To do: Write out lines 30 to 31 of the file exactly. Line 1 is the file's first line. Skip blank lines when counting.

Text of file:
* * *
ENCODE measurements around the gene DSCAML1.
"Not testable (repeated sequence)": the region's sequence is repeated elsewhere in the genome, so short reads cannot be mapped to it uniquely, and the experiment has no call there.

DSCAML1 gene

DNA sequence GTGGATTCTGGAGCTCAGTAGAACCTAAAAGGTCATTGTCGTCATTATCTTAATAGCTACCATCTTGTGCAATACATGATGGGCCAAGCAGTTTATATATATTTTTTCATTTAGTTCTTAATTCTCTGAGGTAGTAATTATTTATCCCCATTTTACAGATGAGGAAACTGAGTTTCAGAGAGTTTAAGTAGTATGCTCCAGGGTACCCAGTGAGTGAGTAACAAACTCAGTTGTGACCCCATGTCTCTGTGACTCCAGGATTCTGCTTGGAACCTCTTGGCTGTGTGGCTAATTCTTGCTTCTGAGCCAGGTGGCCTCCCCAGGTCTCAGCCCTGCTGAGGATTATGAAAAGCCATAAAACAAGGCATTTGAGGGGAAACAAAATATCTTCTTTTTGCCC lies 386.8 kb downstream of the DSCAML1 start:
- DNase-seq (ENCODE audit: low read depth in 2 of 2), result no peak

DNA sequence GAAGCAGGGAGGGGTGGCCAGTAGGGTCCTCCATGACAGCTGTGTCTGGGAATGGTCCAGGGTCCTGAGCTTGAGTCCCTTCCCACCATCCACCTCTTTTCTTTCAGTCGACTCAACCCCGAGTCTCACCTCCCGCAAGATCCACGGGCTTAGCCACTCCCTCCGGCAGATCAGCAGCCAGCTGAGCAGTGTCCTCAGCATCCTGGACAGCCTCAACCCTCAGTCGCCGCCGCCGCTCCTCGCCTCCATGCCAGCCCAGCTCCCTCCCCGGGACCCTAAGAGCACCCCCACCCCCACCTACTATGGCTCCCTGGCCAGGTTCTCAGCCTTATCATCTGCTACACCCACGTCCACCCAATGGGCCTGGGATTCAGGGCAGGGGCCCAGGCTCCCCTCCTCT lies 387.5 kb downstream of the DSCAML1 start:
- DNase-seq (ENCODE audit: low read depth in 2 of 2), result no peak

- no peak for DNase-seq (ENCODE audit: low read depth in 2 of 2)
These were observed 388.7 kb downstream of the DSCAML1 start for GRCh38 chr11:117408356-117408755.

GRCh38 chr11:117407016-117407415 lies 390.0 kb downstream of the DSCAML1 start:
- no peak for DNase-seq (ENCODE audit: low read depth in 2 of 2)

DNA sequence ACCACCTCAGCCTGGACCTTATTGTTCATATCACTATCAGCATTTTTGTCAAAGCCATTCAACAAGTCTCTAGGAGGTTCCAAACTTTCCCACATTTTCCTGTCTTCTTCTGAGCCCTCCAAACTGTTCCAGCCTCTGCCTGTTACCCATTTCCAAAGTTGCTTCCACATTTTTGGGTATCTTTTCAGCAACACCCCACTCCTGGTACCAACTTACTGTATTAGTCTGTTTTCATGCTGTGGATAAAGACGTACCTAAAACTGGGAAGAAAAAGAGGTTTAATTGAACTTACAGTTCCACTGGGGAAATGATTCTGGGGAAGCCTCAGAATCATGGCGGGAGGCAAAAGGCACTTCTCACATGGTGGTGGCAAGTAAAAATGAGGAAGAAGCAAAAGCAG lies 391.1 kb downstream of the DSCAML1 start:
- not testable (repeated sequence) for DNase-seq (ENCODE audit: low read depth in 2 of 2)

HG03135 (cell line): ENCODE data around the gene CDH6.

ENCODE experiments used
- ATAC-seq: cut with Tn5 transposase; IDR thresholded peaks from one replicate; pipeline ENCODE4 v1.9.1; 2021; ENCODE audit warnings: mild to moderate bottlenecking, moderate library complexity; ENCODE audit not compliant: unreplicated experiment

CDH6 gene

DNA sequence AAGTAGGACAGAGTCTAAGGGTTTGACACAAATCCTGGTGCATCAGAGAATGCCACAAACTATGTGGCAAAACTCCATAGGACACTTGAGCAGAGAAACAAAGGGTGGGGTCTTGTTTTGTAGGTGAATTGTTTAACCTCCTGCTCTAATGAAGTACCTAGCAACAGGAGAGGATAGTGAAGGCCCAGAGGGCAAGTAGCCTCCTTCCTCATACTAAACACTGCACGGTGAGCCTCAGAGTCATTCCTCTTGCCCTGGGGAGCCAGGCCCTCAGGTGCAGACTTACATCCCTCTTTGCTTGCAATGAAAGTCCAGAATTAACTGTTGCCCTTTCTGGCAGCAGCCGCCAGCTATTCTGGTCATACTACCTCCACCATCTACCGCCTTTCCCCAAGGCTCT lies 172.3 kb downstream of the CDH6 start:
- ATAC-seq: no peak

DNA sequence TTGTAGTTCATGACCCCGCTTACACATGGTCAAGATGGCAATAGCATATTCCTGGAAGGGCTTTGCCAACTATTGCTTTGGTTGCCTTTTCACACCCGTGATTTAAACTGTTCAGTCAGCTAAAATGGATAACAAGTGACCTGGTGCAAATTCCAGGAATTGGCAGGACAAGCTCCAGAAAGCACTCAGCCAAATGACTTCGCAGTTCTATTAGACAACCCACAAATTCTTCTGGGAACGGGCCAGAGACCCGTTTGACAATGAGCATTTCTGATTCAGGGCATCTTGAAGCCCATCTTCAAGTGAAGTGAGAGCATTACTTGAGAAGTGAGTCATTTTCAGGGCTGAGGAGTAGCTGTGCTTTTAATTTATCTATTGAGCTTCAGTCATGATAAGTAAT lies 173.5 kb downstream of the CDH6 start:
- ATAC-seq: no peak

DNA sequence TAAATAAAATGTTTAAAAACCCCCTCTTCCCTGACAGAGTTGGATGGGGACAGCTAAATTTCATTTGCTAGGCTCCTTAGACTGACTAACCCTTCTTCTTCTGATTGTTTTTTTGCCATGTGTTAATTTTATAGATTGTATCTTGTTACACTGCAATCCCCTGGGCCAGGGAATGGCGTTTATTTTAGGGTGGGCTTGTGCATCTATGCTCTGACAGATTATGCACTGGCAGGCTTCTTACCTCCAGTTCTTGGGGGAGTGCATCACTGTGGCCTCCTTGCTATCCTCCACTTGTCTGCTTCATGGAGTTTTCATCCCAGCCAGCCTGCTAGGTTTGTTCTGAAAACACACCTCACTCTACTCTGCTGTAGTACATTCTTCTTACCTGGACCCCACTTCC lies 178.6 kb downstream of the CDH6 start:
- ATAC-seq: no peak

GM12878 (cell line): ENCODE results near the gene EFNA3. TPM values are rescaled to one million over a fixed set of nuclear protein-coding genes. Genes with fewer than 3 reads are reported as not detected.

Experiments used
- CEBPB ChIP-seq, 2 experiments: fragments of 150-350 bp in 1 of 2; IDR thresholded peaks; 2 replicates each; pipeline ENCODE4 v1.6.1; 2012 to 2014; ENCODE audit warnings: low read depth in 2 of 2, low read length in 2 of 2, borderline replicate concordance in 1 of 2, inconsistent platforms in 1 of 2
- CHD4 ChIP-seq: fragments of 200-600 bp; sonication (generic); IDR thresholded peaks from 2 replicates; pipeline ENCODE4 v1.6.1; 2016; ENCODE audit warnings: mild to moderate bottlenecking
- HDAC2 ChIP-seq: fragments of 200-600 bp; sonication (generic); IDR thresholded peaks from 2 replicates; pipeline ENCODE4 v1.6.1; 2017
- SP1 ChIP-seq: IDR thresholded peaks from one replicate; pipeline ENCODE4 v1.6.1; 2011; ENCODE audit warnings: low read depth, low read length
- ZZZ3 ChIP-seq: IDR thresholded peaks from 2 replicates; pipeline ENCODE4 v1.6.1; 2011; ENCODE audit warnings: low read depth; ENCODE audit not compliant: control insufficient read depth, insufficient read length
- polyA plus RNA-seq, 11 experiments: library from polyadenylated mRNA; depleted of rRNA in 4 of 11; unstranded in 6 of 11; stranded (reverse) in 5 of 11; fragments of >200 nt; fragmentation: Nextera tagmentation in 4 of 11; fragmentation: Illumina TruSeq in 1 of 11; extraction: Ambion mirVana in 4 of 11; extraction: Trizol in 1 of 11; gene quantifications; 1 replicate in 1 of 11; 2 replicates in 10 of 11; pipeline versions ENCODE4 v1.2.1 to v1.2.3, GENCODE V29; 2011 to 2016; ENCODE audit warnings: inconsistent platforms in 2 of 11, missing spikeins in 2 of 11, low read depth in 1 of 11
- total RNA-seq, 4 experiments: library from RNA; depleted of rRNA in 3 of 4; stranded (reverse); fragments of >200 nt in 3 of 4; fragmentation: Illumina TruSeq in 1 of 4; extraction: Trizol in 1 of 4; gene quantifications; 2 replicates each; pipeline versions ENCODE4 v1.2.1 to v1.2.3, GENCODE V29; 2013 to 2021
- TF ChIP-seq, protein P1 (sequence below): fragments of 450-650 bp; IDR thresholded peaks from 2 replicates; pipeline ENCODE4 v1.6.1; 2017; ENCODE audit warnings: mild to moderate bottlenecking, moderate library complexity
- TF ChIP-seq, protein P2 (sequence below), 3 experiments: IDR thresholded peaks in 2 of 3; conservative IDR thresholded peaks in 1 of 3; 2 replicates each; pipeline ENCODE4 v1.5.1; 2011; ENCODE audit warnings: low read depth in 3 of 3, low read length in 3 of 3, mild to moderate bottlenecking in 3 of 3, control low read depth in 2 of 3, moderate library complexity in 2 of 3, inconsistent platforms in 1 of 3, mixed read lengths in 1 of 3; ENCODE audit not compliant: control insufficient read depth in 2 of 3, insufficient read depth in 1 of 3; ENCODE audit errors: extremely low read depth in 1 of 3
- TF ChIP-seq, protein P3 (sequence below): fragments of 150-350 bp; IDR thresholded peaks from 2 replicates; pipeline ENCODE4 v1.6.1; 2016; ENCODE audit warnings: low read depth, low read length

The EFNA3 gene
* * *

- ZZZ3 ChIP-seq: IDR thresholded peaks from 2 replicates; pipeline ENCODE4 v1.6.1; 2011; ENCODE audit warnings: low read depth; ENCODE audit not compliant: control insufficient read depth, insufficient read length
- polyA plus RNA-seq, 11 experiments: library from polyadenylated mRNA; depleted of rRNA in 4 of 11; unstranded in 6 of 11; stranded (reverse) in 5 of 11; fragments of >200 nt; fragmentation: Nextera tagmentation in 4 of 11; fragmentation: Illumina TruSeq in 1 of 11; extraction: Ambion mirVana in 4 of 11; extraction: Trizol in 1 of 11; gene quantifications; 1 replicate in 1 of 11; 2 replicates in 10 of 11; pipeline versions ENCODE4 v1.2.1 to v1.2.3, GENCODE V29; 2011 to 2016; ENCODE audit warnings: inconsistent platforms in 2 of 11, missing spikeins in 2 of 11, low read depth in 1 of 11